"I didn't have a cool dad; my older brother wasn't cool and so I never had anyone opening the door. So, Bruce, in some ways, opened the door and functioned as a cool older relative."

In Springsteen's lyrics Manzoor heard a glimpse of another life, one that Luton couldn't offer. "If you listen to Dancing in the Dark. 'There's something happening somewhere ...' That's exactly how I felt in Luton."

So central are Springsteen's songs to the movie that it's unthinkable that it would have been made if the singer didn't approve their use.

The word came through in 2017, when Manzoor was at a book festival in Hay-On-Wye, with his wife and kids.

“It was a couple of days before my birthday and I get this phone call from Gurinder and she sings Happy Birthday to me. Bruce’s management had just said we’re all good with it.

"My first instinct was to go upstairs and tell my wife, but I'd had a massive argument with my wife earlier that day, and it was something ridiculously petty as they always are. She'd gone to bed upset with me and I was like: 'I really want to share this big, ridiculous life-changing moment with her, but the gear-change from the argument is too big.'

And I couldn't do it. So, I was literally just jumping around in this cottage excited with this news that only I knew."

The filming was itself another out-of-body experience, he says. He'd get emails from the film’s designers asking him what shade of brown shagpile carpet his family had in their Luton home.

"The first time I went into the production office it was literally like visiting the house of a pathological stalker because there were all these walls with photographs of my childhood and photographs of the Arndale Centre in Luton."

What was Chadha like to work with? "The thing that is brilliant about Gurinder is that, if she has faith in you, you kind of feel that despite all the obstacles it will come through.

"To be honest, the story on its own is not enough. This is not an Avengers film. It was an incredible thing to feel that I had someone of that stature and that experience on my side to battle for me. I could walk behind her and she was the one who was clearing everything through."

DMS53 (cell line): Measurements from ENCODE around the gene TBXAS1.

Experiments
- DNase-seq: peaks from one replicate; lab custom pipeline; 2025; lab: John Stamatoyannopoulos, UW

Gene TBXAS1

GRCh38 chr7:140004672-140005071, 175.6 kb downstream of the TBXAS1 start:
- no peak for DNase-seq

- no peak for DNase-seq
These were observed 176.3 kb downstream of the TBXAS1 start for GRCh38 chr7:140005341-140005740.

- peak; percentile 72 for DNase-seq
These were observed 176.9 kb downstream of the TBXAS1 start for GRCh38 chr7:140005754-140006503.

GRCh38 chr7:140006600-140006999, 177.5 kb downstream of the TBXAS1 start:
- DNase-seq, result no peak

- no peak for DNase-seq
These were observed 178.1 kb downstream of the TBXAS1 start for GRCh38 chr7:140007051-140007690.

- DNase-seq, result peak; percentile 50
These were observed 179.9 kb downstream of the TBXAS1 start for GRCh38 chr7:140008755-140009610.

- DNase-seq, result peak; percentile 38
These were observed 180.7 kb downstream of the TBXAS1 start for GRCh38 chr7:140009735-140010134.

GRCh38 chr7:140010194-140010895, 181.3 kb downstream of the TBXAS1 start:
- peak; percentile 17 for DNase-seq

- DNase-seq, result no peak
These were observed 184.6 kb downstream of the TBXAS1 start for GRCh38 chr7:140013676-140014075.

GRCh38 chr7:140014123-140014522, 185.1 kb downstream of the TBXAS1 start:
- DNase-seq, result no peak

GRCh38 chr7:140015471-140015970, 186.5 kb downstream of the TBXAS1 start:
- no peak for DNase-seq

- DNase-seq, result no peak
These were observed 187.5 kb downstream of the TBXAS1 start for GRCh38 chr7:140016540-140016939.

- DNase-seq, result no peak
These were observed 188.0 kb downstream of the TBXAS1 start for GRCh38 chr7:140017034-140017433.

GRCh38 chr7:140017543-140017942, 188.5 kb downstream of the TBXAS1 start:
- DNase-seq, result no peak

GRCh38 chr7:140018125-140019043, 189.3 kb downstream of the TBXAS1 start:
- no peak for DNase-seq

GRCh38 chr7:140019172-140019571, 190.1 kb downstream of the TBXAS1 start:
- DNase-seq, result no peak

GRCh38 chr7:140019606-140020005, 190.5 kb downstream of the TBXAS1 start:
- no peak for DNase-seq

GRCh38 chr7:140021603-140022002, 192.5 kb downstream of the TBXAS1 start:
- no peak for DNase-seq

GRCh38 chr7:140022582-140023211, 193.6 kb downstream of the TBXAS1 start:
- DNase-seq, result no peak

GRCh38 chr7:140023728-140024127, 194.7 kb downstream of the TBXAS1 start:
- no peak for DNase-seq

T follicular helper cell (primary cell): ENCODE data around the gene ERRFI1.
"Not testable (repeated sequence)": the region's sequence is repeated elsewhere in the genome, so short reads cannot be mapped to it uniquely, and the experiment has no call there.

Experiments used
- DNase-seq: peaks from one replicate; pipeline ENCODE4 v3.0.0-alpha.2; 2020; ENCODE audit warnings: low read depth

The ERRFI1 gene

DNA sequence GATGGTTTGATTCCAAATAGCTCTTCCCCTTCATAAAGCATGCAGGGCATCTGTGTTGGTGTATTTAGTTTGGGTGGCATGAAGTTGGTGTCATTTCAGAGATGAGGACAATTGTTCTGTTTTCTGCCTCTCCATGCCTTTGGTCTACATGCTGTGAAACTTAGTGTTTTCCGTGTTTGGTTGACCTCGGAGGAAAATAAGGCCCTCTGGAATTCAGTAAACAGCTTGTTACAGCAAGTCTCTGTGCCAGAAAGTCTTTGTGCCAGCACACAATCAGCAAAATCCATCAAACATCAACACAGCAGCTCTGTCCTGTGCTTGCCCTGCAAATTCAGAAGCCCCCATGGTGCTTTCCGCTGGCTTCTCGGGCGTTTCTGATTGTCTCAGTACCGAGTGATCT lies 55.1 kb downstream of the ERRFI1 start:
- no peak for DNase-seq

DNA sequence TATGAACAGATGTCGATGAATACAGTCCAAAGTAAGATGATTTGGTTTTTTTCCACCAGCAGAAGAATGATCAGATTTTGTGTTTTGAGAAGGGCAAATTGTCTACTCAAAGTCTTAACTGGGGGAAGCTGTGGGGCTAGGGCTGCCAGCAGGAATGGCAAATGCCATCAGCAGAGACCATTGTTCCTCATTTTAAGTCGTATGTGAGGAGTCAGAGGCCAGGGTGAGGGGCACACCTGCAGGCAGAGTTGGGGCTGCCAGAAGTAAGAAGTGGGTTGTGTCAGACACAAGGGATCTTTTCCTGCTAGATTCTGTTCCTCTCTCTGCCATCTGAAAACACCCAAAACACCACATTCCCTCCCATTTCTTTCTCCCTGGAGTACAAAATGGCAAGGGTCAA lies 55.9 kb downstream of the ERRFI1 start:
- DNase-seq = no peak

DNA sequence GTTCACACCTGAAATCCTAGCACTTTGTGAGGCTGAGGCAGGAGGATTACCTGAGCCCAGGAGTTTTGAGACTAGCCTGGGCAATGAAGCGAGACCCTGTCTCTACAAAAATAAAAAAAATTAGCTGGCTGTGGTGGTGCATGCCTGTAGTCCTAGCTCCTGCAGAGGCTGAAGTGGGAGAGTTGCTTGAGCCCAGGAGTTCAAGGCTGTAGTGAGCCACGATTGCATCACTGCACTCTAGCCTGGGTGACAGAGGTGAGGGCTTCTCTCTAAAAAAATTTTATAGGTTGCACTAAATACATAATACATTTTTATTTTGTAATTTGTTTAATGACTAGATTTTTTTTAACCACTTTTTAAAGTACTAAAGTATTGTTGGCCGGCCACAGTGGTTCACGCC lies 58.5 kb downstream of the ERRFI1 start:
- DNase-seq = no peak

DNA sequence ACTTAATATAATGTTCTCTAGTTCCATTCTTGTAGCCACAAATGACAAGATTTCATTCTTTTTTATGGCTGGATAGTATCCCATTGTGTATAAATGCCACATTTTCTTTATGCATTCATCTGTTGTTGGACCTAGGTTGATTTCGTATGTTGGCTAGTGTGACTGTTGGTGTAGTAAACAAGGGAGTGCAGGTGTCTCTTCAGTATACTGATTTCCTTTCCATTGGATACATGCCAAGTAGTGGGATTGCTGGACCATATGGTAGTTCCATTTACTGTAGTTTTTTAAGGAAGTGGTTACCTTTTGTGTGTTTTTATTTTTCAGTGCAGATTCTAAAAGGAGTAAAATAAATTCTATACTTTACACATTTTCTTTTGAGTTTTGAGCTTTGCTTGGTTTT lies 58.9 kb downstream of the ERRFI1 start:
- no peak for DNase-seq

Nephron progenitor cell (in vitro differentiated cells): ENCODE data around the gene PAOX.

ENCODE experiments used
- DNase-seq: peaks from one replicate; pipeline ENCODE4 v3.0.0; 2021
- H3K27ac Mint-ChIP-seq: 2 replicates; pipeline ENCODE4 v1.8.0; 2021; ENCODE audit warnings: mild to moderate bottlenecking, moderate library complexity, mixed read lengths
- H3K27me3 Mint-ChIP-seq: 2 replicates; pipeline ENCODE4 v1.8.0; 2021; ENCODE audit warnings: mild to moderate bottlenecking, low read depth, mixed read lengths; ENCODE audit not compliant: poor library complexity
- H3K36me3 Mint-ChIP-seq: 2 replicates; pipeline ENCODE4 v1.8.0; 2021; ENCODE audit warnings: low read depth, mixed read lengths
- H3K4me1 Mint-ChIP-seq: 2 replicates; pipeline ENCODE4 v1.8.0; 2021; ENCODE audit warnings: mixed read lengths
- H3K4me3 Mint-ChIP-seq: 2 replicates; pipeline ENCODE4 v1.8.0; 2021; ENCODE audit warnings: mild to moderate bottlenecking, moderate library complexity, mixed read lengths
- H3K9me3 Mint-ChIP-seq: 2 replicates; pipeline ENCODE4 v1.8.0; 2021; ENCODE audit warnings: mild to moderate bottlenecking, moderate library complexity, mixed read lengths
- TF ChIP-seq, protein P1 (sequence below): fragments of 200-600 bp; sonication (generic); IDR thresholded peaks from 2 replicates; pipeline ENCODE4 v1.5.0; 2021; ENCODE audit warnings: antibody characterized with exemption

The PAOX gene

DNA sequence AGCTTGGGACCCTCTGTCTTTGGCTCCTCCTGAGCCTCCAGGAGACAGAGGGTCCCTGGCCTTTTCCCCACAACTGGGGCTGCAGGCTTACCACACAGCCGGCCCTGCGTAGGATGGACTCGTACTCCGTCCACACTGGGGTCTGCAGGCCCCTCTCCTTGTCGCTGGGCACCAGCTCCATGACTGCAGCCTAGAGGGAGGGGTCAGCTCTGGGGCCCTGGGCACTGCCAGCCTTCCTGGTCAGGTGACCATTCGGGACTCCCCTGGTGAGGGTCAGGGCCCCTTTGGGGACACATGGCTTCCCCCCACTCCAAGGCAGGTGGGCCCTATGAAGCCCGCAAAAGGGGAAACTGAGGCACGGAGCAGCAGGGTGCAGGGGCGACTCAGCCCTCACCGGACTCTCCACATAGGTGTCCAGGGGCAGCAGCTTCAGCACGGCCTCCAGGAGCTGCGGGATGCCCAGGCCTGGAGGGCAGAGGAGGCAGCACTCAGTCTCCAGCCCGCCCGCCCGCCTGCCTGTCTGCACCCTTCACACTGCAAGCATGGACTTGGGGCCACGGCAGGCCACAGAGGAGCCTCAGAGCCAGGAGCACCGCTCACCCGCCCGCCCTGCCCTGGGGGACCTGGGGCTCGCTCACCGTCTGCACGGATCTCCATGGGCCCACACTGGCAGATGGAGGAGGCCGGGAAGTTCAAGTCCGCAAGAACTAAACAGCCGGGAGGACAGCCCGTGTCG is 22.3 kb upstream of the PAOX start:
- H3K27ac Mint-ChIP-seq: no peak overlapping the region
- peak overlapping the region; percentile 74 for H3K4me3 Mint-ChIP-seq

In 1987 Chadha was working as a BBC journalist and attending Bhangra all-dayers (there's one in the movie). What, I ask her, was the 1980s she wanted to recreate in Blinded By the Light?

"I wanted to create that time of popular culture, but also, that sense of hopelessness for young people. There were no jobs to be had, people were on the dole, there was nothing else on offer. That idea of going out and being kicked in the head for the colour of your skin ... I grew up in a shop. My mum and dad had a shop. That sense of violence was always there."

Chadha, whose TV series Beecham House has just concluded on ITV, has long been keen to remind us that the Asian story is also a British story. "We're here because in 1600 Elizabeth I [of England] gave a document to the East India company. 'Go to India and take what you want, fleece it under the name of trade.' That's why we're here, frankly."

Blinded By the Light inevitably looks at issues or race and identity. (As Chadha says about herself, “I’m as English as I am Asian.”) Still, it is, at heart, a musical comedy. The director feels it is her most accomplished film, so far. It also manages, despite its darker corners, to find some hope.

"I sometimes get criticised because I'm not cynical. I'm political, but I'm not cynical and that's a big difference and I really wanted to make the point about human empathy in this film. I really did want to point out as [the murdered Labour MP] Jo Cox said, there's more that unites us than separates us. That's really what this film is saying."

And in doing so, the film might end up exporting Springsteen's message back to the USA.

"We inadvertently ended up making a feel-good film for America about a 16-year-old kid from Luton," Chadha agrees.

For Manzoor, he's just thrilled that his story now has the chance to prove that it is universal. That the distance from Luton to Nebraska is no further than a Springsteen lyric. The film's success at Sundance earlier this year might suggest as much.

"For me one of the most beautiful things is I've been reading reviews and people have said that there might now be 16-year-old kids who feel as strange or alienated who find something in this film in the way that I found Bruce. And that feels unspeakably cool.”

Blinded By the Light is on general release on Friday